HC Deb 18 December 1893 vol 19 cc1609-10

I beg to ask the Secretary to the Admiralty whether the number of boys sleeping on board H.M.S. Impregnable every night is upwards of 1,600; whether the average number of the watch below when the ship was in commission was less than 600; whether in the winter months the ventilation of the ship is interfered with by a tarpaulin awning over the deck; and whether any Reports have been received by the Admiralty as to cases of sickness or death on the ship attributed by the medical officers to overcrowding?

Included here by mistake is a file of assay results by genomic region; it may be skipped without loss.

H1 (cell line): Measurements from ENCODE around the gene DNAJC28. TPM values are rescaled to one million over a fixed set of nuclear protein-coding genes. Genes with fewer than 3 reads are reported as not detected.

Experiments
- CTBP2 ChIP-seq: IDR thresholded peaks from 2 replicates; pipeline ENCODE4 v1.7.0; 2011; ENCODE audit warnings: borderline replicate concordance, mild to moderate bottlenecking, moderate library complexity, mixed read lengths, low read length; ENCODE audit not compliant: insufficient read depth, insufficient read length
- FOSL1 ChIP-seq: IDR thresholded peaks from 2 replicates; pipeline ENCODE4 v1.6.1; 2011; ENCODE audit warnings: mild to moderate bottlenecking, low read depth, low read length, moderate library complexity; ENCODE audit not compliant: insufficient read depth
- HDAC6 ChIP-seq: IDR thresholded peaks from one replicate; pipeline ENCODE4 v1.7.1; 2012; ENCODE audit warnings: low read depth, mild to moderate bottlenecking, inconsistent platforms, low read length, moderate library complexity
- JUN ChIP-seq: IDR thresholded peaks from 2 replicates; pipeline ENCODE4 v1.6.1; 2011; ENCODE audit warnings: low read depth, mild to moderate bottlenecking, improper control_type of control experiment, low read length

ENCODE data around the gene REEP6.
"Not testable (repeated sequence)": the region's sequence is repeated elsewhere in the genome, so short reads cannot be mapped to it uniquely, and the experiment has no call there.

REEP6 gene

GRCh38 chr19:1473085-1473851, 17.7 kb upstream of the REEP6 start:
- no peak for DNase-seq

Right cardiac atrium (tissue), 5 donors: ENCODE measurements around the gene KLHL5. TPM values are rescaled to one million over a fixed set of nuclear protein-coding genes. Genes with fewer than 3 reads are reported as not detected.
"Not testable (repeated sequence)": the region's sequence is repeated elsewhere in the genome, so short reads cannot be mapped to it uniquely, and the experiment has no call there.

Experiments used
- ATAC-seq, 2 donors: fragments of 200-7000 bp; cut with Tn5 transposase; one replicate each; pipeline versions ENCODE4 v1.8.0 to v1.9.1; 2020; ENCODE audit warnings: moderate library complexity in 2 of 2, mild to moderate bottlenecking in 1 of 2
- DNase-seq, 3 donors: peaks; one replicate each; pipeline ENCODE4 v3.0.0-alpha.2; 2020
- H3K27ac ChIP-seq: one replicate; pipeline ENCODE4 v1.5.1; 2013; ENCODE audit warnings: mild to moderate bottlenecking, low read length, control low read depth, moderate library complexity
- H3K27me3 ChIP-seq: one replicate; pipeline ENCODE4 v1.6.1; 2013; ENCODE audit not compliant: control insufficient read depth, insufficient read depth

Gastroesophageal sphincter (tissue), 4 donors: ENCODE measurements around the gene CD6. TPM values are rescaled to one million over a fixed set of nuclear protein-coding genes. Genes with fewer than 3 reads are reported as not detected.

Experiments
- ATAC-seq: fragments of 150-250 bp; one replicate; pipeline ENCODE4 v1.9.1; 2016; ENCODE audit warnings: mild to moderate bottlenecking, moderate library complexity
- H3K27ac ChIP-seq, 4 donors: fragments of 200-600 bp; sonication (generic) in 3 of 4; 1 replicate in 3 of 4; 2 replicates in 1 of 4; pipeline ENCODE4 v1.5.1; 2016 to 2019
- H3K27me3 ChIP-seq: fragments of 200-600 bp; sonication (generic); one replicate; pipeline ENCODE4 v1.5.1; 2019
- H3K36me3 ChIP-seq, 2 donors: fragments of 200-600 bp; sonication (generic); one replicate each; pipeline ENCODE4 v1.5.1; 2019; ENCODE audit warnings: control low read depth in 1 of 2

There is sleeping accommodation on board H.M.S. Impregnable for 1,514 boys, and this number is never exceeded. The average number sleeping on board during the winter months is 1,350. The Impregnable (late Balwark) is a 121-gun ship, and would have had a complement of 1,110 to 1,130 men if commissioned for service. Though a considerable portion of her crew would have been on deck when the ship was at sea, practically the whole of the men would have been below at night in harbour. When fitted as a training ship, she was completely gutted—all guns, stores, and magazines being removed, as well as the machinery and boilers. This largely increased the accommodation. There is no tarpaulin over the deck. The arrangements for ventilation are not interfered with by the awning. No Reports have been received by the Admiralty from the medical officer as to cases of sickness or death in the ship attributable to overcrowding.